Ringdor is a nation on the rise, and that perception is widespread both in and out of the Kingdom. There are many various stereotypes about the High Elves, especially now that they are more active in world affairs. They can often be typed as brash, rather obnoxious, naive or innocent to the world at large. They can be boastful, loud and supremely convinced about the prowess of Ringdor in just about any contest, especially wealth; a popular Agnesian stereotype is a wealthy High Elf spending lavishly without any taste whatsoever, offending the refined sensibilities of the tasteful Agnesian elite. In many societies they are stereotyped as primarily exporting an irritatingly well-funded, sexed-up fop who travels around idly for want of actual work to do. On the other hand, the High Elves are also often stereotyped as optimistic, very friendly, encouraging, warm and passionate, always enthusiastic and always eager to participate in whichever society they find themselves passing through, with great generosity in any way they can.


At their height, the Rinakhi controlled the greatest empire the world has ever known. Now they are homeless refugees cast adrift in a world slow to forget old crimes.

The Rinakhi are reptilian, possessing supple leathery hides, often purple, blue or dark green but sometimes red, yellow, white or black in colour. Their average lifespan is about 250 years. They have four arms and no legs, instead possessing a long, prehensile tail which they use for locomotion. Their heads tend to be large and bulbous, with various types of bony crests on their head, which can range from large conical crowns to barely anything. Their bodies are usually about six to eight feet long from tip of tail to the top of their head, but they usually use the bulk of their tail to support their weight, giving themselves a 'standing' height of about five to six feet. They have vertical pupils, and their eyes can be of any colour. The rinakh brain is highly developed, and they possess a natural aptitude for memory, logic and abstract thinking. Rinakh bodies tend to be somewhat frail relative to other intelligent species. Furthermore, they are ectothermic, meaning they use external sources of heat or lack thereof to regulate their own body temperature. Rinakhi thus eat less than mammalian species, but often become sluggish and dull in cold temperatures or at night without the aid of fires or other sources of heat. The rinakh possess two sexes, but are sequential hermaphrodites, capable of altering their sex at will over the course of a week. As a result, the rinakh struggle with the concept of gender and typically don't divide themselves by such identities. On average, a rinakh experiences about a month of sexual fertility a year, sometimes less, occurring in the middle of spring. Their reproduction involves the laying of eggs, usually between 15 and 30 such eggs, which sit in incubation for about a year and a half. Of these, roughly 40% are stillborn, and the remainder tend to be particularly vulnerable to injury and illness for several years, meaning that out of an average laying of 20, about 6 total may survive past their fifth year. rinakh parents are typically expected to triage their hatchlings, prioritising the strongest as best they can. Despite the expectation, many rinakh find the process painful and traumatic, and often take decades before laying any more eggs.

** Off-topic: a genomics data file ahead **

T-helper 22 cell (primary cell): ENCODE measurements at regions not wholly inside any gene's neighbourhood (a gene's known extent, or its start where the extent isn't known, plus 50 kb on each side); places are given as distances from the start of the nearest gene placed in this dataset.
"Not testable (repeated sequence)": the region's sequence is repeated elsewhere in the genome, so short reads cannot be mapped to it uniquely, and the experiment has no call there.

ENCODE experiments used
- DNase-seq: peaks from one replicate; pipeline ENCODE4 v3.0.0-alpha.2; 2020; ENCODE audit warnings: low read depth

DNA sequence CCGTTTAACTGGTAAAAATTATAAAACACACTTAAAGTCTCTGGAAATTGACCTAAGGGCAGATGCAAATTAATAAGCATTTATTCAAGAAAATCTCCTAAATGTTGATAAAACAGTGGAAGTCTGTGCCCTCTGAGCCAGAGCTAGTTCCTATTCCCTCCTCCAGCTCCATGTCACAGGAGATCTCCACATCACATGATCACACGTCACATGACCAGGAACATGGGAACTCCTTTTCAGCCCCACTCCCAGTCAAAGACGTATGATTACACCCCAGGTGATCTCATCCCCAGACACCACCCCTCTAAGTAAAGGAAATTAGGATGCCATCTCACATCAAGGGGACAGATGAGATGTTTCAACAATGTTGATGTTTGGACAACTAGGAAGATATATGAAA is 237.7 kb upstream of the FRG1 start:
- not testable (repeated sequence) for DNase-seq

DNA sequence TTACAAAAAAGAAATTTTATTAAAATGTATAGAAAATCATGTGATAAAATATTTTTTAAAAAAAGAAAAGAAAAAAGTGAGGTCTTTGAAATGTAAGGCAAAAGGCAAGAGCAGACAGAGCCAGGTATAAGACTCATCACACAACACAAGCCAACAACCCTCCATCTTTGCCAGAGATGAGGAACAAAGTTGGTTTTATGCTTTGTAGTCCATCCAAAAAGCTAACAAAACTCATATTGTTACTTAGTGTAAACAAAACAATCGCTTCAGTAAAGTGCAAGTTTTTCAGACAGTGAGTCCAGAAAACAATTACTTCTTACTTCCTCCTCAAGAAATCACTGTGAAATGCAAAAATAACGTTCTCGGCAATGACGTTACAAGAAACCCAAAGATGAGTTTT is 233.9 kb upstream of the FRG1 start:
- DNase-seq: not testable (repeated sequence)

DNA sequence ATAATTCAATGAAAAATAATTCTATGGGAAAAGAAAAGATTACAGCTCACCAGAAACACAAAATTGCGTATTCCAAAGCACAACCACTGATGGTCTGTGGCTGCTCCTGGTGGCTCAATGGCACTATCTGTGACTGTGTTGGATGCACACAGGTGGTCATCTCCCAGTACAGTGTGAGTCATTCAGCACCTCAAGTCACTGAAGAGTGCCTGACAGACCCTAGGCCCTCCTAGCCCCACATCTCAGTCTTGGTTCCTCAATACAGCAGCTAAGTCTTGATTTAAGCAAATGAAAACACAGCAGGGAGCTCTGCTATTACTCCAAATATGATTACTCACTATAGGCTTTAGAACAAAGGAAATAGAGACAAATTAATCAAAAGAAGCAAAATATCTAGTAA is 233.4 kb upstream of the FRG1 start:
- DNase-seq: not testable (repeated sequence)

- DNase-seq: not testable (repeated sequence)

The rinakh possess an incredible affinity for magic, greater than even the elves. They generate 'magical flames' within their own souls, and can use this flame to channel the magical currents through their forms. This amplifies the magic and gives them excellent control over its effects.